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  1. #1

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    T-Max 400 has boomerang curve

    As part of testing a new developer I've created (in "Progress on XTOL-concentrate" thread), I've been testing and plotting all films made by the big three makers. T-Max 400 has this interesting curve:

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    It's shaped like a boomerang, and that will cause highlights to block up sooner. If you're spending much time burning-in your highlights with T-Max 400, this might be why. For comparison, here are curves for HP5+:

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    Once past the toe, HP5+ marches in a straight line like a soldier. This also shows that my own test equipment and methods aren't producing that boomerang curve. I saw this issue with T-Max 400 a few months ago, but I blamed my own testing. But results with other films show that my tests are okay. Interestingly, Tri-X also makes a boomerang:

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    But the boomerang for Tri-X is facing up instead of down, and the change in angle is small. It'll give you a bit of compression (compensation) in the highlights.

    T-Max 400 worries me. In a prior posting, PE said this means that Kodak is having trouble blending emulsions correctly. I think T-Max 400 has two emulsions. Hold a piece of paper against the monitor to use as a straightedge, and you'll see that the curve consists of two straight lines. I suspect their slopes are supposed to be the same.

    Mark Overton
    Attached Thumbnails Attached Thumbnails TriX-14.11-209D-XTOL.jpg  

  2. #2
    jp498's Avatar
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    My highlights are awesome with tmax 400; never have to burn them in. I use pyrocat HD or PMK and develop in patterson tanks or combiplan tanks. What you haven't mentioned is your agitation scheme? Rotary processing? Tank? Developer and dilution? Lots of things can change results to be different than what you've posted. It's a versatile film, and "responsive to changes in development".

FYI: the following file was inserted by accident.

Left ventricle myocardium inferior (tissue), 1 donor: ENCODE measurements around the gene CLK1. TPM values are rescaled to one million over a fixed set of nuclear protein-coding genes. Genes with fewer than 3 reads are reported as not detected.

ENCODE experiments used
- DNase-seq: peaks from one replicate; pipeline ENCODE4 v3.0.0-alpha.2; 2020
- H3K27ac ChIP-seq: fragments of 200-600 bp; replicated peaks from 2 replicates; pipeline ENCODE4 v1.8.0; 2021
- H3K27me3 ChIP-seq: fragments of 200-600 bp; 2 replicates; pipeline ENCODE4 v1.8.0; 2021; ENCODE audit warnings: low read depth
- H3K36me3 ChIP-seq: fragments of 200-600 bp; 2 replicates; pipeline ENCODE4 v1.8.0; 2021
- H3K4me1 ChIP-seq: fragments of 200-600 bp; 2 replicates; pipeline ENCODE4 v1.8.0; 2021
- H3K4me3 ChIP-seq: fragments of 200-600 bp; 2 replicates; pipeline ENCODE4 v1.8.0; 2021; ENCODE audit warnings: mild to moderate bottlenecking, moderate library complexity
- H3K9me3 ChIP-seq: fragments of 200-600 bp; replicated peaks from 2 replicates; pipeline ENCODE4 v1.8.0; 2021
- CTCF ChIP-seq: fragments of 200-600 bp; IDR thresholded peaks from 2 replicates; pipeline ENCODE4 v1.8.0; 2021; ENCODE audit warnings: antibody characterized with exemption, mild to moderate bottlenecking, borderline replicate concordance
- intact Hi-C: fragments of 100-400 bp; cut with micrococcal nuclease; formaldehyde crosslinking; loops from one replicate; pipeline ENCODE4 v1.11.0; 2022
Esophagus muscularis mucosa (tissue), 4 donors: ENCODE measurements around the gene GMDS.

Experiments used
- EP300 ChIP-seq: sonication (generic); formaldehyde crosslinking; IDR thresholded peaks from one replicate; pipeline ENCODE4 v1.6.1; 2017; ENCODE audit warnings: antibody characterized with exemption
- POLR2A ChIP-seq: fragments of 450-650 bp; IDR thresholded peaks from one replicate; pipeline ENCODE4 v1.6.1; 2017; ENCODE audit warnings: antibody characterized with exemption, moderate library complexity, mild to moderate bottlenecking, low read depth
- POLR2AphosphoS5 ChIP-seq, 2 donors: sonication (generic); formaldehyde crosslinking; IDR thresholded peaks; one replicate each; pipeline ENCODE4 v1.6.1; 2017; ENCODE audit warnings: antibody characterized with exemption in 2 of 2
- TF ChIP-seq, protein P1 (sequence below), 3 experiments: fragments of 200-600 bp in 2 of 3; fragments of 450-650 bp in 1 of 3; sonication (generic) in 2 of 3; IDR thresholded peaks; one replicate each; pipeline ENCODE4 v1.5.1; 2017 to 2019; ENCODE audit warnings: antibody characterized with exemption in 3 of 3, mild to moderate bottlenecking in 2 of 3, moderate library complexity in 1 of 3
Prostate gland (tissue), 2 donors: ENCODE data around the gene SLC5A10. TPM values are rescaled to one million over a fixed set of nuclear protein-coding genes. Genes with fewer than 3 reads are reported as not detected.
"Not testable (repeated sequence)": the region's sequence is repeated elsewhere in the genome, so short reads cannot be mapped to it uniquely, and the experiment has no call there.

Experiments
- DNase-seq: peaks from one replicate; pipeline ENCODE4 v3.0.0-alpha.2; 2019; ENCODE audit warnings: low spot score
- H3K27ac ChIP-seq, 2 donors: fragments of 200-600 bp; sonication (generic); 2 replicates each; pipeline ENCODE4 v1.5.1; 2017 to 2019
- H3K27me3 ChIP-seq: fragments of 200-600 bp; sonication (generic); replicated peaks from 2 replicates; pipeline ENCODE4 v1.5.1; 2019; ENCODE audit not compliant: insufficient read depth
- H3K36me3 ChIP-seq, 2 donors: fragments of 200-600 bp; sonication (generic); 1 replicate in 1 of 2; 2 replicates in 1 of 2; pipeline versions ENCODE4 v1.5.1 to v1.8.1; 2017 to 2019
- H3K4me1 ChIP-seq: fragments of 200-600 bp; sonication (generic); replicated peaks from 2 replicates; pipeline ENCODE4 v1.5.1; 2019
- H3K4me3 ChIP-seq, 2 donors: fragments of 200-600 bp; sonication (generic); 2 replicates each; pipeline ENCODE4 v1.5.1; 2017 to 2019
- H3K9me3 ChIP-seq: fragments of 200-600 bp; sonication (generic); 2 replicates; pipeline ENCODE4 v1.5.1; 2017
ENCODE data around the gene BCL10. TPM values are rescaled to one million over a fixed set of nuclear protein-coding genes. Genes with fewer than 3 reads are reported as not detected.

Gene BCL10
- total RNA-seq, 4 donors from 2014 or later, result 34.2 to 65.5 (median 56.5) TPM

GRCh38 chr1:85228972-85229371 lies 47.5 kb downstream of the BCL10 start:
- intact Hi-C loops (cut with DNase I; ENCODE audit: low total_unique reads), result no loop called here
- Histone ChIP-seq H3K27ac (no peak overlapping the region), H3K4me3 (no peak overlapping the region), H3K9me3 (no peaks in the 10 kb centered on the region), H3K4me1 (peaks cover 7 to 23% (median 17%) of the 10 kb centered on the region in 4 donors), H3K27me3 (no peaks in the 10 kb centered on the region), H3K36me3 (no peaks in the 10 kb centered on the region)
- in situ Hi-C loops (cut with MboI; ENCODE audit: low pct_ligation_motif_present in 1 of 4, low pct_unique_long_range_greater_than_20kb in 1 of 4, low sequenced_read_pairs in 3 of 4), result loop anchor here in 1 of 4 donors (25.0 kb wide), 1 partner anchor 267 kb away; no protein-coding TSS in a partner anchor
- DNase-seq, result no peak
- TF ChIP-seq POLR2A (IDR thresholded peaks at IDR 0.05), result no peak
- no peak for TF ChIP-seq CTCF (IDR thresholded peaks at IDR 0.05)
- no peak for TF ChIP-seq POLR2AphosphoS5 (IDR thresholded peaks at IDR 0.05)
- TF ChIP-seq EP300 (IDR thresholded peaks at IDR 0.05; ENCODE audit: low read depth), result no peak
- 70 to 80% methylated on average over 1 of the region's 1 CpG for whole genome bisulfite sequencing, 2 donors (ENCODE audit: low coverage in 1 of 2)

3. #3
    Rudeofus's Avatar
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    Is there a chance that these TMAX 400 curves straighten out somewhat if you dilute your developer?
    Trying to be the best of whatever I am, even if what I am is no good.

  4. #4
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    I'm surprised by those curves. They look nothing like the data I have seen. Something is wrong with the film or the process (agitation?) or whatever.

    I would check it out with other options and then contact EK if this persists.

    PE

  5. #5

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    I'll run some TMY-2 tomorrow and see what curves I get.

  6. #6

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    Further info about my process:

    I agitate using Fuji's method: Once per minute.
    I'm using a stainless steel single-reel tank with 200-210 ml of developer (barely covers the film).
    XTOL was used stock (not diluted).
    The T-Max 400 is batch number 0167 bought a few weeks ago and kept frozen, and the XTOL was mixed last week. So everything is fresh.

    Regarding more dilution: The concentrates shown in those curves are similar to XTOL diluted 1+1, so I doubt dilution makes a difference.

    Regarding agitation: The concentrates take about twice as long to develop, so they'll get twice as many agitations as XTOL. Since they develop at half the rate of XTOL, the behavior of the concentrates should be similar to agitating XTOL twice per minute. Yet the curves are identical. I'm curious to see what curves Michael R gets...

    Mark Overton

  7. #7
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    I would contact EK. This looks like too little fast component or a keeping problem.

    PE

  8. #8

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    A few more notes:

    In both graphs for T-Max 400, I waited 23 hours between exposure and development. Films have different latent image keeping (LIK) characteristics, and the delay was to simulate real-life usage. I suppose it's conceivable that the two or more emulsions in T-Max 400 could have different LIK decay-rates, so the curve could change based on exposure-to-development delay.

    This boomerang is a form of upsweep. In the thread on "Kodak Tri-X- D76 vs HC110 Dilution B (upswept curve look?)", Bill Burk says he believes that upsweep helps portraiture by improving tone-separation in faces. I didn't think of that. I was thinking more of what upsweep would do to sky and clouds.

    jp498 said "My highlights are awesome". There are a number of possibilities, one of which is that I goofed. Or you might be using a different batch of TMY2. Or maybe TMY2 with pyrocat or PMK produces a straighter curve. Do you have a Stouffer step-wedge? It would be interesting to get the curve.

    Anyway, I exposed a new roll last night, and I'll let it age (LIK) and decide what to do with it once Michael R's results are in.
    Michael: If you post or PM your densities to me, I can plot them using my gnuplot script.

    Mark Overton

  9. #9
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    My curves using X-tol 1+1 are similar. I just have a hump which goes up in the lower half. I would say I also have two curves in one but the upswept part is relatively high up so if one doesn't over expose too much it should still be fine.
    Checking my other developers they nearly all have this hump. Different but somewhere to be found.

  10. #10

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    I think I remember reading that the upswept curve was favored by studio photographers. But they have control of lighting that we landscape photographers don't have.

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